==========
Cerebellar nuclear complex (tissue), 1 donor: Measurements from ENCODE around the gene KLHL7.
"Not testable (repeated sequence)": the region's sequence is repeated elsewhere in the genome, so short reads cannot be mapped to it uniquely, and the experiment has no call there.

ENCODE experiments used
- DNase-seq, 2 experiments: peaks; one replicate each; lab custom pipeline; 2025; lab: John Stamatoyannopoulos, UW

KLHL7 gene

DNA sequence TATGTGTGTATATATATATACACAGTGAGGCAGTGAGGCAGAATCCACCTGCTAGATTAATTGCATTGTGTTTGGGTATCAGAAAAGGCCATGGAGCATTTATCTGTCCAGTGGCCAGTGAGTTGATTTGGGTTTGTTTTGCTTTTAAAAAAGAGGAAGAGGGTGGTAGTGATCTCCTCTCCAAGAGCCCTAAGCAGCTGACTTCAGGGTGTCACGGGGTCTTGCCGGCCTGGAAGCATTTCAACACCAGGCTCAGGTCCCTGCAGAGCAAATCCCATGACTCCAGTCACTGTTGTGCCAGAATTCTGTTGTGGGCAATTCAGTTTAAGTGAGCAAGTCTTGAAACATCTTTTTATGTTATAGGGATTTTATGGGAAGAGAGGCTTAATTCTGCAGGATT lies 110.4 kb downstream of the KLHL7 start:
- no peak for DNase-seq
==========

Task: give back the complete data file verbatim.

Cerebellar nuclear complex (tissue), 1 donor: Measurements from ENCODE around the gene KLHL7.
"Not testable (repeated sequence)": the region's sequence is repeated elsewhere in the genome, so short reads cannot be mapped to it uniquely, and the experiment has no call there.

ENCODE experiments used
- DNase-seq, 2 experiments: peaks; one replicate each; lab custom pipeline; 2025; lab: John Stamatoyannopoulos, UW

KLHL7 gene

DNA sequence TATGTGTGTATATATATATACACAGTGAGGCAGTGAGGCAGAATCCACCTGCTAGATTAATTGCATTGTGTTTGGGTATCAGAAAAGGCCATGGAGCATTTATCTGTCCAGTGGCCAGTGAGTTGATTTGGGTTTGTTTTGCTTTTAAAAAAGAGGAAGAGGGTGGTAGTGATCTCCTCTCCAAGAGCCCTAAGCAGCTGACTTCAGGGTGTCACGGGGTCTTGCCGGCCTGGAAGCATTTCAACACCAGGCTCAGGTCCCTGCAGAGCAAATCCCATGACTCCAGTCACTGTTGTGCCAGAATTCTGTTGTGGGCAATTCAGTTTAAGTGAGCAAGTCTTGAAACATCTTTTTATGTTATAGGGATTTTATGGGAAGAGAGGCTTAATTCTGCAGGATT lies 110.4 kb downstream of the KLHL7 start:
- no peak for DNase-seq